I feel like I want to scream.
I'm doubting myself, doubting the diagnosis I've been given of CFS – even though every time I look at the symptoms or read about someone else's struggle with it I think yeah that's me.
I am tired pretty much all of the time – though tired isn't really an adequate word. Exhaustion is nearer, but still not adequate. I can sleep 8-10 hours in a night and not feel refreshed in the morning.
When I'm feeling really 'tired' I get night sweats, I feel achy and my limbs feel heavy, I get sensitive to the light and to sounds around me. My brain slows down and I struggle to understand what people are saying to me, it's hard to concentrate. I struggle to think what to say if I'm around people and I can lose words part way through a sentence or forget what I'm saying altogether. I can also get very ratty as it can feel like my senses are being assaulted from all sides. I don't know what to do with myself at these times. What do you do when everything around you feels like it's needling your brain? Well I try and find a quiet corner and sit and concentrate on my breathing. And if I can't do that then I struggle through the thick, sludgy fog that seems to have taken over my brain until I can. When I do find a quiet corner I can be there for some time (sometimes hours) until I feel that I can again cope with a little input (maybe listen to a podcast or watch TV).
It's not always like that though, I do have better days. Not complete overwhelming exhaustion – just bog standard everyday tiredness (at least for me).
A 'normal' day for me at the moment consists of trying to conserve some energy so I don't 'crash' and end up like the above for hours or days. So I'll spend a lot of time resting during the day. And by resting I mean meditating as everything else takes energy. Though sometimes I'll get away with watching something light on TV or listening to a light-hearted podcast as 'rest'.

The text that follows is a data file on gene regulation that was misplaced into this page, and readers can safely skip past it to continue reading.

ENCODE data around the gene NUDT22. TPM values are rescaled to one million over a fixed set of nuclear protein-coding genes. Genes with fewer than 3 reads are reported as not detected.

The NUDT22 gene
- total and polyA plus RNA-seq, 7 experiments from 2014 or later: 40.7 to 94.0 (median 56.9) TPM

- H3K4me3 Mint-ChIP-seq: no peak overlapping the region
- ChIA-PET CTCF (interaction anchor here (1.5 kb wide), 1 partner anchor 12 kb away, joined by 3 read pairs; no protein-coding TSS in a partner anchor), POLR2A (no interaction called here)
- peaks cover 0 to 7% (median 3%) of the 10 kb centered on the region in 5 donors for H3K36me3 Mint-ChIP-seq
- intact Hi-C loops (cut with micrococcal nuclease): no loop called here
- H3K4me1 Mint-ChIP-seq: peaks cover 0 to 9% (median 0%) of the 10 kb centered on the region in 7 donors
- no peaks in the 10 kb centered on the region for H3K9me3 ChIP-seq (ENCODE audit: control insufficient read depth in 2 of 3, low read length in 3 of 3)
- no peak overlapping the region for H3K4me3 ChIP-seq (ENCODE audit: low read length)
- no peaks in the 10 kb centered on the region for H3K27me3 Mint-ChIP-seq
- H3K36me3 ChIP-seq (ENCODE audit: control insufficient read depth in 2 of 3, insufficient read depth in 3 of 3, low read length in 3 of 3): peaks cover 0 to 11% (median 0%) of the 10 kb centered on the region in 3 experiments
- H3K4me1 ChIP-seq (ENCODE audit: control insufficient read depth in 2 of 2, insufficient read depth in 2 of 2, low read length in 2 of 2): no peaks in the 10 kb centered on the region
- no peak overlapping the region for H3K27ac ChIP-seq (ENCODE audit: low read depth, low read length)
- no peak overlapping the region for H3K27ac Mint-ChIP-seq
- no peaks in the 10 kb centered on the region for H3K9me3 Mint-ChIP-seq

A year and a bit on from the diagnosis being confirmed by a CFS specialist I'm still feeling a bit like I won the booby prize. I do at least have some people taking me seriously and that's progress from being told by doctor's so many times that 'everyone is tired'. But it would be so much easier if it was something else. Something that didn't feel like an easy out for the doctors – cheaper than more tests. Something that had a definitive test. Something that the medical profession knows anything about would be good. Something that gets more than £1 of funding per person diagnosed with it. If it was a condition the doctors or CFS 'experts' could actually give me good advice for. If someone could tell me how to get better, or at least advise me on how not to get worse.
I'd also love for people to be able to understand what I go through. Though I'm not surprised that people don't.
Firstly; Chronic Fatigue Syndrome is such a misleading and inadequate name.
Secondly; Chronic Fatigue Syndrome or ME covers so many symptoms and there's such a wide range of people that have it. According to the ME Association there are degrees of 'disability' you get with CFS/ME and this ranges from being able to work but struggling to keep up with hobbies and socialising, to being bed ridden.
Thirdly; I've become an expert at hiding any issues I've had over my life whether it's to do with energy or anxiety – my default is to pretend to be 'normal'. I want to fit in and I don't want to bore people with my issues constantly.
Fourth (and finally); even I don't understand a lot of the time. It's a varying condition and sometimes I'm able to do a lot more than I think I can. It can surprise me at times how well I do cope with some things. I am also surprised by times when I think I'll cope ok and it leads to a crash and feeling absolutely awful. It's confusing to try and figure out what I have the energy for and what I don't.